Reference : DOMS : traiter ou prévenir ?
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Human health sciences : Laboratory medicine & medical technology
Human health sciences : Orthopedics, rehabilitation & sports medicine
DOMS : traiter ou prévenir ?
[en] DOMS: treatment or prevention?
Hody, Stéphanie mailto [Université de Liège - ULiège > Département des sciences biomédicales et précliniques > Biochimie et physiologie générales, et biochimie humaine >]
Rogister, Bernard mailto [Université de Liège - ULiège > Département des sciences biomédicales et précliniques > Biochimie et physiologie générales, et biochimie humaine >]
Leprince, Pierre mailto [Université de Liège - ULiège > > CNCM/ Centre fac. de rech. en neurobiologie cell. et moléc. >]
Croisier, Jean-Louis mailto [Université de Liège - ULiège > Département des sciences de la motricité > Kinésithérapie générale et réadaptation >]
Exercice musculaire excentrique
Croisier, Jean-Louis mailto
Codine, Philippe
Pathologie locomotrice et médecine orthopédique, n° 65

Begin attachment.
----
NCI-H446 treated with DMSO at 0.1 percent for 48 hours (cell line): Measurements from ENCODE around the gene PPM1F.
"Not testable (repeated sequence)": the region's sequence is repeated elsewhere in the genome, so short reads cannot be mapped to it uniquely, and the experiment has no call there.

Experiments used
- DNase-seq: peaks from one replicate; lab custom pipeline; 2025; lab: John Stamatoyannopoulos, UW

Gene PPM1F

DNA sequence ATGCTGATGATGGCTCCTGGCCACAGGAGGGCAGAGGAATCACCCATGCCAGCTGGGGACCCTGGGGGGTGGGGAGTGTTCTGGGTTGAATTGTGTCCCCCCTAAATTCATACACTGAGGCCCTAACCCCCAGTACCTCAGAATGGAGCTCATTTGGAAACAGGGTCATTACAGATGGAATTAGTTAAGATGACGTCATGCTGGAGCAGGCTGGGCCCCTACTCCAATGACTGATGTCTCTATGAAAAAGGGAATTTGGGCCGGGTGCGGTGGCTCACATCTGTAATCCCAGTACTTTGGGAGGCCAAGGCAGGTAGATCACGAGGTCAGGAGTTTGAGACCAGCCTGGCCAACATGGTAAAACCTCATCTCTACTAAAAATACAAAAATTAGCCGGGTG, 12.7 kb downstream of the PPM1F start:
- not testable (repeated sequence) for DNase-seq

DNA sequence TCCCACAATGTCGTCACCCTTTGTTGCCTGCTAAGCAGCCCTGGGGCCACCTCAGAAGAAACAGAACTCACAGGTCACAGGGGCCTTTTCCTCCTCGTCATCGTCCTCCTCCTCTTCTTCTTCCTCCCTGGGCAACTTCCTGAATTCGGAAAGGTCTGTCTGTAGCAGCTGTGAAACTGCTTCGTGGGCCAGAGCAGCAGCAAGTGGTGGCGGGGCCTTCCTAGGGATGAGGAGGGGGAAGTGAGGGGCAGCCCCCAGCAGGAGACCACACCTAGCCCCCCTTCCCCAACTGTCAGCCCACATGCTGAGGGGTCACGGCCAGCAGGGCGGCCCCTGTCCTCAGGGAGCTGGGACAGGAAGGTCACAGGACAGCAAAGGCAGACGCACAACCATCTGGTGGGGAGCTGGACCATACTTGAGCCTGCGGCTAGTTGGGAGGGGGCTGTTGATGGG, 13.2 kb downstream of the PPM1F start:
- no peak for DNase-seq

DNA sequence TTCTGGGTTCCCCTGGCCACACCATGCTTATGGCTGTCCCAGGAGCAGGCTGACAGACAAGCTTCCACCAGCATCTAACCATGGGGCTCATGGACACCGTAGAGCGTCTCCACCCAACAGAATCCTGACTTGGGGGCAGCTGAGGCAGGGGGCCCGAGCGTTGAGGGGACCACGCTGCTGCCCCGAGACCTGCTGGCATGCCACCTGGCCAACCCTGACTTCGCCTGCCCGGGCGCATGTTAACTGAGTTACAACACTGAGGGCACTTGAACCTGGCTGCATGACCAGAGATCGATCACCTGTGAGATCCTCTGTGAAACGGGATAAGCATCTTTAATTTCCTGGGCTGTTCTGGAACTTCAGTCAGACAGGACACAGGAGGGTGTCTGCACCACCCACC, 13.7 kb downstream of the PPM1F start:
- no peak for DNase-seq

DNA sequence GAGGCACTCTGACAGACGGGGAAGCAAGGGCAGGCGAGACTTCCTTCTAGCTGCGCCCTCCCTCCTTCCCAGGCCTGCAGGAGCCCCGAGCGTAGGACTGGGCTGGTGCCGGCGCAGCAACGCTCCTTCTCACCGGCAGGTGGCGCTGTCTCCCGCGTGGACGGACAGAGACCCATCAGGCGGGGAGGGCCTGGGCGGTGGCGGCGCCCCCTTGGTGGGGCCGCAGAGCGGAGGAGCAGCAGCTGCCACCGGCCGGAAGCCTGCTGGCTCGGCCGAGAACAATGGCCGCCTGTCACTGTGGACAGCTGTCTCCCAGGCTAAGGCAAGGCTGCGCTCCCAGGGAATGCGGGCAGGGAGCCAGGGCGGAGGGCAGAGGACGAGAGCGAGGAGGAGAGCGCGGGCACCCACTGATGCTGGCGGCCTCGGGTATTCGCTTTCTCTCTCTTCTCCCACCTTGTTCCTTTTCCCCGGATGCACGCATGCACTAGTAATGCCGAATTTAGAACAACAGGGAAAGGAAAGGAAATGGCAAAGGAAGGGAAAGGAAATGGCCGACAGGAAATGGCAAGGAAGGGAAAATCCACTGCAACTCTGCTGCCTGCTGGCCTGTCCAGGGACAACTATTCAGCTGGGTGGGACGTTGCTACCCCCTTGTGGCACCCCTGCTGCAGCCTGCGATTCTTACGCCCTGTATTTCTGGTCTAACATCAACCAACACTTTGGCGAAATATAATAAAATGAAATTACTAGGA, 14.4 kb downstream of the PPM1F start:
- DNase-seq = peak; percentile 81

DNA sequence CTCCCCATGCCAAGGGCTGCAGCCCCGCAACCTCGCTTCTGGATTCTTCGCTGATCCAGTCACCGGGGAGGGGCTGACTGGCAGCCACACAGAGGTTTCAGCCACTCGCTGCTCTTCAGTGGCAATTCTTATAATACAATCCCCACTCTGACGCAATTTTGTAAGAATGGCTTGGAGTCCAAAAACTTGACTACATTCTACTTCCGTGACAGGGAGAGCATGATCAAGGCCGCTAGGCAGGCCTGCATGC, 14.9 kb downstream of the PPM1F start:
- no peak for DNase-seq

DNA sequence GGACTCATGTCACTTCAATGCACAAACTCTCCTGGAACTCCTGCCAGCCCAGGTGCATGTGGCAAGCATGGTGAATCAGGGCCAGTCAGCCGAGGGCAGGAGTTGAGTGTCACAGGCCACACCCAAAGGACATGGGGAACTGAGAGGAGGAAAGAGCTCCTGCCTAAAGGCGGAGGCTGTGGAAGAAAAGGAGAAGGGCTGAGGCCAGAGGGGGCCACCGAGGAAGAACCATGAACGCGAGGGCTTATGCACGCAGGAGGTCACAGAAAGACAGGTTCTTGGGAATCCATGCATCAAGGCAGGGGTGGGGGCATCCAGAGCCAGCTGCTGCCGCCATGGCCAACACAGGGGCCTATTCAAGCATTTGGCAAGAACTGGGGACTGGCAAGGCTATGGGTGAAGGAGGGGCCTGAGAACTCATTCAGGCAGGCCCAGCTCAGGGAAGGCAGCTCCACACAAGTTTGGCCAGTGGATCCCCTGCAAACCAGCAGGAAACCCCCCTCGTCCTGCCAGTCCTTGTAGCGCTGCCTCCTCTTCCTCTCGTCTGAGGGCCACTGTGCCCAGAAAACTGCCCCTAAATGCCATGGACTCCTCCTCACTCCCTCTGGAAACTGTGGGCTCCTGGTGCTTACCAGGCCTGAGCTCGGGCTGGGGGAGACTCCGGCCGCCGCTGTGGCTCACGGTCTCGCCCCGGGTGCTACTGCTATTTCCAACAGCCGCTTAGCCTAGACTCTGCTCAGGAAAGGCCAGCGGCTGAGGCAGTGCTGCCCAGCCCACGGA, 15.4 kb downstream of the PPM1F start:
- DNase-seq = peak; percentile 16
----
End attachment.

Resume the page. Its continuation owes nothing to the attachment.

[en] The evidence of benefits from eccentric contraction provides compelling rationale for their inclusion in force training and in the reeducation of various locomotor pathologies (i.e., tendinopathies or muscular imbalance). However, intense or unusual eccentric exercise frequently leads to muscle damage associated with prolonged loss in muscle strength and range of motion, a dramatic increase in muscle proteins circulating in blood and the development of muscle soreness. These negative functional consequences, referred to as Delayed Onset Muscle Soreness (DOMS), often disturb the progress of training or reeducation programmes. In an attempt to attenuate signs and symptoms of DOMS, several approaches have been used prophylactically and/or therapeutically. This article focuses on some of the most commonly used modalities, including the nutritionnal and pharmacological strategies, clinical therapies and exercise. Despite a large number of studies, there is little evidence indicating any benefit at the perfomance level of these various approaches. Conversely, there is unequivocal evidence that a bout of eccentric exercise is followed by protection against skeletal muscle damage associated with a subsequent bout of potentially damaging exercise for several weeks to several months. To date, specific submaximal training appears the most efficient prophylactic measure and is recommended to alleviate the prejudiciable consequences associated with DOMS in the athletic or therapeutic programs. Despite the volume of data concerning this protective effect, often called the “repeated bout effect”, the underlying mechanisms of such an adaptation are not fully understood and a better knowledge of these adaptative mechanisms could provide better guidelines for prevention or treatment practice.
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